CAN-Do! NET Controller
A Ready to use AMSAT-CAN Multiple Module Controller
Learning Offline features
CAN-Do! NET Controller Website Copyright © 2007, by Stephen M Moraco, KC0FTQ
E-mail: kc0ftq at AMSAT dot org
Microsoft, and Windows are either registered trademarks or trademarks of
Microsoft Corporation in the United States and/or other countries.
Visit our CAN-Do! Project website at http://can-do.moraco.info
Site updated: 4/24/2007 2:50 AM
This page provides a quick walk-thru of the main features of CDNC when used in offline mode to review collections of saved packets. With CDNC you can review packets captured by CDNC or by UHU (our original AMSAT CAN test application used primarily with the Lawicel CAN232 Serial to CAN adapter.)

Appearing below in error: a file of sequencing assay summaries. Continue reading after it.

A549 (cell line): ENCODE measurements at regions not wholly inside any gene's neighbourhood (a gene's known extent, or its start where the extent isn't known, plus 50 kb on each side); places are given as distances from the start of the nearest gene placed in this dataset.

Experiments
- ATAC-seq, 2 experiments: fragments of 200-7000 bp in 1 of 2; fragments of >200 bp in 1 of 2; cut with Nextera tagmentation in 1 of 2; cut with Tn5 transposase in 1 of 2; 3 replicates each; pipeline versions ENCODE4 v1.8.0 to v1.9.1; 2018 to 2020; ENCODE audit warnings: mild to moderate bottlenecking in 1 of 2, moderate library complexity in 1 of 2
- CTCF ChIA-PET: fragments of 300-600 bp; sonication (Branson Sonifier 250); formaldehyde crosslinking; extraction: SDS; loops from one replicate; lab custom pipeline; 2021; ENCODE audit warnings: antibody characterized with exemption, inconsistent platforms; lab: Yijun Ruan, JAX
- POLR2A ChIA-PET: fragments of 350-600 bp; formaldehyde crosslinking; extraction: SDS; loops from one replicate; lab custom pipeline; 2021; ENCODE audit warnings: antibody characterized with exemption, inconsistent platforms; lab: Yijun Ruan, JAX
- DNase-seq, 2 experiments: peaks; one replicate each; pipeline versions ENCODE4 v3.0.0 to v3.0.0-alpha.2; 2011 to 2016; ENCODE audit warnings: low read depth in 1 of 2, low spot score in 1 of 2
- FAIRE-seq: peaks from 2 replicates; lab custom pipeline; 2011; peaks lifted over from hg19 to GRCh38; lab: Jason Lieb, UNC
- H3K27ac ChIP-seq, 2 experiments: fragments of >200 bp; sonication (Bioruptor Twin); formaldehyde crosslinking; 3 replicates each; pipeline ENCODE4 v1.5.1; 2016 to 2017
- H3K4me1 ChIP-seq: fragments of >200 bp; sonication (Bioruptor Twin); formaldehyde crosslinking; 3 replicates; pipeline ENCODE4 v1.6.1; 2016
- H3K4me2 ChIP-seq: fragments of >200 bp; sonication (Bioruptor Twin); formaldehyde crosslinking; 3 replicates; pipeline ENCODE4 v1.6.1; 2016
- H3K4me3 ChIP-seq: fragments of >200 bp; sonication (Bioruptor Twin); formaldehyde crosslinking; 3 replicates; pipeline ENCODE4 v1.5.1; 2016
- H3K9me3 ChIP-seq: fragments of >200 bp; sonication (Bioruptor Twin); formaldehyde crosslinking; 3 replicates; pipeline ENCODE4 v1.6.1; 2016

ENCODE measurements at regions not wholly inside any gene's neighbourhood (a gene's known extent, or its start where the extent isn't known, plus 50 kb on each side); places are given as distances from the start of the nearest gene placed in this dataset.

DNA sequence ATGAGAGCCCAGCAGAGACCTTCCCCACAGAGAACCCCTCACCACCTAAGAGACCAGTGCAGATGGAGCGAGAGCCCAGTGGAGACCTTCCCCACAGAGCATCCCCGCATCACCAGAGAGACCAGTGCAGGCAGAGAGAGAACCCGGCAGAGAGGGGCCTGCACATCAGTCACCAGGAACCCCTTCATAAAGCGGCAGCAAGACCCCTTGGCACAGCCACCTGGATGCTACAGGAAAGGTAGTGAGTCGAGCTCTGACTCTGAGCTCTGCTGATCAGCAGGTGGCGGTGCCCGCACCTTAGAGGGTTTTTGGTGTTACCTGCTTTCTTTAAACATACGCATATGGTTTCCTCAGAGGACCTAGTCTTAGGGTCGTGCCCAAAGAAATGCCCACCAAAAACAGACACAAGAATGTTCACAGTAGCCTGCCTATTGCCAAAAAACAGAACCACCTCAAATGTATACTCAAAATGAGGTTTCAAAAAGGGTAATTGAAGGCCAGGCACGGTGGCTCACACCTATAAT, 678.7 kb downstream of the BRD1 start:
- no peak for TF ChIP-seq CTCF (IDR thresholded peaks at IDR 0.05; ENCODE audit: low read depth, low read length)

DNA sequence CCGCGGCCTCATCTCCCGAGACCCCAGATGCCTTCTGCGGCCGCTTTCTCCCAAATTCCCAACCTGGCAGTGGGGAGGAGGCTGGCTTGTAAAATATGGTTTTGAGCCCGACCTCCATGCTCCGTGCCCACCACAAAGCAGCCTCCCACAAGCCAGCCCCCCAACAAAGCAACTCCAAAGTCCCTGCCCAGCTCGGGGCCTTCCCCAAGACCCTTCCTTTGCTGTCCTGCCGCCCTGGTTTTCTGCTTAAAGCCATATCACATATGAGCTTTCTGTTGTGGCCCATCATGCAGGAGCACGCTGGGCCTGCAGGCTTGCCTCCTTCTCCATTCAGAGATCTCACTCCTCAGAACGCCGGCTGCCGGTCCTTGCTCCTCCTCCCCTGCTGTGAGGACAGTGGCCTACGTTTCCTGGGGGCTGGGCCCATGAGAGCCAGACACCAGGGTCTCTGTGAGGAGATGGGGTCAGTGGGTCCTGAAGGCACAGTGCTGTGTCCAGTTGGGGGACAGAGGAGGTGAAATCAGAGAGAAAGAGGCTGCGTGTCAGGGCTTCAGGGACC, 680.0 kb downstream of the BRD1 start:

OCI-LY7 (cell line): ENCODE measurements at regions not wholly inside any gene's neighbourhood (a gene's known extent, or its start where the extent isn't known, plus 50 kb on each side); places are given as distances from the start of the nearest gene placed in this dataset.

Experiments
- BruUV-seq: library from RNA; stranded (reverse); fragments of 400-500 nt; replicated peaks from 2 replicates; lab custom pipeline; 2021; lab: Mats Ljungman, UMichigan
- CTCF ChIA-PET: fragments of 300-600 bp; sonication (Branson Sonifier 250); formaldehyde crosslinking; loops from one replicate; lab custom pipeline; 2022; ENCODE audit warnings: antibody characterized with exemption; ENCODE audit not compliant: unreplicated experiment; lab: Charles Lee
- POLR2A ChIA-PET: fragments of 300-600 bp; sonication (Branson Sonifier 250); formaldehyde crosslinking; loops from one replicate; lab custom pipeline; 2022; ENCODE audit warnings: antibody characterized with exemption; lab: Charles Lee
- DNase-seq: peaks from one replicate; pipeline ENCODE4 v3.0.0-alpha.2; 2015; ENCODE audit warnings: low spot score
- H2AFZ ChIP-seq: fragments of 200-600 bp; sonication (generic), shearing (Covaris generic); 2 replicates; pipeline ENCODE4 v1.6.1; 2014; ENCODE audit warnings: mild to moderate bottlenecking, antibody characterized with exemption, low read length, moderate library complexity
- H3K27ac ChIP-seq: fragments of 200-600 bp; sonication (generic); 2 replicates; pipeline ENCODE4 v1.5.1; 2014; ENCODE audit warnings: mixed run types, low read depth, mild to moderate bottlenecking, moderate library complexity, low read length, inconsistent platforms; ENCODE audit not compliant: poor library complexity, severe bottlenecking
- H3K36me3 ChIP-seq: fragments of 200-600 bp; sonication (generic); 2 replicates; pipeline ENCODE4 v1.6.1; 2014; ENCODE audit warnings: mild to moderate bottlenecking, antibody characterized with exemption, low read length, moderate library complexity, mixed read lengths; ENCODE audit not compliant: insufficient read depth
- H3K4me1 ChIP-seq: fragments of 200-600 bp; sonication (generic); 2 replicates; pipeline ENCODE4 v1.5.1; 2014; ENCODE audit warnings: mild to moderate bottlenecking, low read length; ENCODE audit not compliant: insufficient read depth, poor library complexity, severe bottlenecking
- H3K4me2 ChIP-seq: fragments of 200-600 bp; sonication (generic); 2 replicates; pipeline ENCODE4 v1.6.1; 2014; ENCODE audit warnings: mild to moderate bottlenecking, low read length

Viewing saved packet sets in offline mode
CDNC Installs with a pair of saved packet logs, one from UHU (.can file) and one from CDNC (.cap file). Let’s explore more CDNC features after loading the CDNC example packet set.
Open Packet Log
· From the File menu select Open… to get to the “Open CAN Packet File” dialog. NOTE: This dialog defaults to the directory just above where the example files have been installed “My Documents\My CAN Logs”.
· Double-click on the Examples directory. Now you should see the file CANpackets-060416-2032.cap Note that this file name indicates the date and time the file was created (-YYMMDD-HHMM.cap). Select the file and press [Open] to open this packet log.